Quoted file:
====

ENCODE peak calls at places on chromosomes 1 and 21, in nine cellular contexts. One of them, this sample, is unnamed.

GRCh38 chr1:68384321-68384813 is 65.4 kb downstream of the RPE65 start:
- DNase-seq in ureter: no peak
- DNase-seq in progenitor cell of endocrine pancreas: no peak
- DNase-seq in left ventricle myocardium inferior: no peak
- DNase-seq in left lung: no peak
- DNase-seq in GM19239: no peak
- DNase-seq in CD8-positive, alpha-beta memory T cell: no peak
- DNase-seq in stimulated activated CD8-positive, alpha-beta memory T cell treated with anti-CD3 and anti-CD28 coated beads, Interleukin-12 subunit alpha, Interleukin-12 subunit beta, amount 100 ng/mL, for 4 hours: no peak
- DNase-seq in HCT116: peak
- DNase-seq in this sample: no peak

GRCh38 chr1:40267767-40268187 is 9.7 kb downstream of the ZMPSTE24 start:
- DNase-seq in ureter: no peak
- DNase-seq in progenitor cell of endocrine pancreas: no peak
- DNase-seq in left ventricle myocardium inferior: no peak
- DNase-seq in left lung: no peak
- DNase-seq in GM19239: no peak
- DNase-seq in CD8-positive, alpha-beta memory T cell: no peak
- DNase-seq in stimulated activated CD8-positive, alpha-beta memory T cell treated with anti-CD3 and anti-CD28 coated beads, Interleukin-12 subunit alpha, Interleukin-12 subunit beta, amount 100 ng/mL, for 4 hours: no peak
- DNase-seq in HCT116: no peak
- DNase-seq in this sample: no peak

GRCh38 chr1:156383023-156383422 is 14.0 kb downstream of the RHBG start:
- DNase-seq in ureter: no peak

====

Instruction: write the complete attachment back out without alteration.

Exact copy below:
ENCODE peak calls at places on chromosomes 1 and 21, in nine cellular contexts. One of them, this sample, is unnamed.

GRCh38 chr1:68384321-68384813 is 65.4 kb downstream of the RPE65 start:
- DNase-seq in ureter: no peak
- DNase-seq in progenitor cell of endocrine pancreas: no peak
- DNase-seq in left ventricle myocardium inferior: no peak
- DNase-seq in left lung: no peak
- DNase-seq in GM19239: no peak
- DNase-seq in CD8-positive, alpha-beta memory T cell: no peak
- DNase-seq in stimulated activated CD8-positive, alpha-beta memory T cell treated with anti-CD3 and anti-CD28 coated beads, Interleukin-12 subunit alpha, Interleukin-12 subunit beta, amount 100 ng/mL, for 4 hours: no peak
- DNase-seq in HCT116: peak
- DNase-seq in this sample: no peak

GRCh38 chr1:40267767-40268187 is 9.7 kb downstream of the ZMPSTE24 start:
- DNase-seq in ureter: no peak
- DNase-seq in progenitor cell of endocrine pancreas: no peak
- DNase-seq in left ventricle myocardium inferior: no peak
- DNase-seq in left lung: no peak
- DNase-seq in GM19239: no peak
- DNase-seq in CD8-positive, alpha-beta memory T cell: no peak
- DNase-seq in stimulated activated CD8-positive, alpha-beta memory T cell treated with anti-CD3 and anti-CD28 coated beads, Interleukin-12 subunit alpha, Interleukin-12 subunit beta, amount 100 ng/mL, for 4 hours: no peak
- DNase-seq in HCT116: no peak
- DNase-seq in this sample: no peak

GRCh38 chr1:156383023-156383422 is 14.0 kb downstream of the RHBG start:
- DNase-seq in ureter: no peak